Ever since I heard the Bob Dylan lyric "He not busy being born is busy dying," from "It's Alright, Ma (I'm Only Bleeding)," I felt haunted by it: Which one was I doing at any given time? And is there a point in your years where you switch permanently from one to another? Is it a specific age? A moment? As I grew older, I realized there was no easy answer to this question. Timing of life and death is often completely trivial at best, falling in our laps when we least expect it, and the best we can do is keep being reborn, over and over again, until that hourglass runs out of sand -- or just shatters.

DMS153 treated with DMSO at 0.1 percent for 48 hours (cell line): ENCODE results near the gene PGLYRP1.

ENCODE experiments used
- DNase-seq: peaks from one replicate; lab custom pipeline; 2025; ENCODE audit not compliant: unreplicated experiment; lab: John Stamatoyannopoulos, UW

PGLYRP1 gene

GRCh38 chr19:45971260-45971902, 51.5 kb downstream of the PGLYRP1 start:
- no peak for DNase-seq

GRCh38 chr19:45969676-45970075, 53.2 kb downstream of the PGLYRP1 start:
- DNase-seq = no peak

The Mavericks know a thing or two about rebirth: Together since 1991, they've fought fiercely for their independence in a country climate often looking for conformity. Brand New Day is the first on their own label -- Mono Mundo Recordings -- and it proves that, nine albums in, the genre-blending quartet knows how to keep the cocoon spinning. But life can be long and cruel, and they know a thing or two about death, as well. Bandleader Raul Malo's father passed away while they recording the LP, and "I Wish You Well," a gorgeous meeting place between Tejano serenade and Roy Orbison croon, is the tribute to the legacy he left behind and the uncertainly ahead. "This is where the road divides," sings Malo. His voice is unlike most in country or Americana -- smooth, mournful, full of sunbaked soul. After two decades making music, old can be new again, even as we embrace the passage of time. Maybe the best way to keep busy being born is just to be a maverick.